The Helmand culture (also Helmand civilization) is a Bronze Age culture that flourished mainly in the Helmand valley in the eastern Iran (Sistan and Baluchestan Province) and south Afghanistan (Helmand Province), predominantly in the third millennium BC.
The people of the Helmand culture lived partly in cities with temples and palaces, providing evidence for a complex and advanced social structure. The main cities so far known are Shahr-e Sukhteh (in modern Iran) and Mundigak (Afghanistan). Research on the finds from both places showed that these cities shared the same culture. These are the earliest cities in this part of the world. It is possible that the Helmand culture formed once one ancient state.
The pottery of the Helmand civilization is colorfully painted with mainly geometrical patterns, plants and animals are also depicted. Bronze was known. In Shahr-e Sukhteh were found texts in Elamite language providing evidence with connections to the west of the Iran. There are also a few connections with the Indus Valley Civilisation, but it seems that the Helmand civilization was earlier and did not overlap chronological very much with the cities in the Indus valley.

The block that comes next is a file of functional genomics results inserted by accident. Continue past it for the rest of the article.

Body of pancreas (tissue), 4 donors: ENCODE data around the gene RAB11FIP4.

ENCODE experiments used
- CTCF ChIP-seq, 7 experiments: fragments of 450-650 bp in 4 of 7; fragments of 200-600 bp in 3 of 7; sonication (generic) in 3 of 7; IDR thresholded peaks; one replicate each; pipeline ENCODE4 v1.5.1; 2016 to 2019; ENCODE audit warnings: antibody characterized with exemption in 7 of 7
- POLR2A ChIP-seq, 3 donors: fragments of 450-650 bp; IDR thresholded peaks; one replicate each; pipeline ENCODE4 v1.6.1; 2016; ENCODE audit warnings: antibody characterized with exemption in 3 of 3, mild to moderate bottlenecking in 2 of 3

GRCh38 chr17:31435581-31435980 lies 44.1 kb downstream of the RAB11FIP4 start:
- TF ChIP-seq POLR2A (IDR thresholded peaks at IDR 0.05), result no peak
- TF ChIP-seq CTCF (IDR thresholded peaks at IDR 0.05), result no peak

- Cameron A. Petrie und Jim G. Schaffer, in: Raymond Allchin, Warwick Ball, Norman Hammond (Hrsg.): The Archaeology of Afghanistan, From earliest Times to the Timurid Period, Edinburgh, University Press, Edinburgh 2019, ISBN 9780748699179, pp. 161–259
- Raffaele Biscione: Relative Chronology and pottery connection between Shahr-i Sokhta and Munigak, Eastern Iran, in Memorie dell'Istituto Italiano di Paleontologia Umana II (1974), pp. 131–145
- Jane McIntosh: The Ancient Indus Valley: New Perspectives, Santa Barbara, California, ISBN 978-1-57607-908-9, pp. 86–87
- Jean-François Jarrige, Aurore Didier, Gonzague Quivron (2011): Shahr-i Sokhta and the chronology of the Indo-Iranian regions, In: Paléorient, 2011, vol. 37, n°2. pp. 7–34.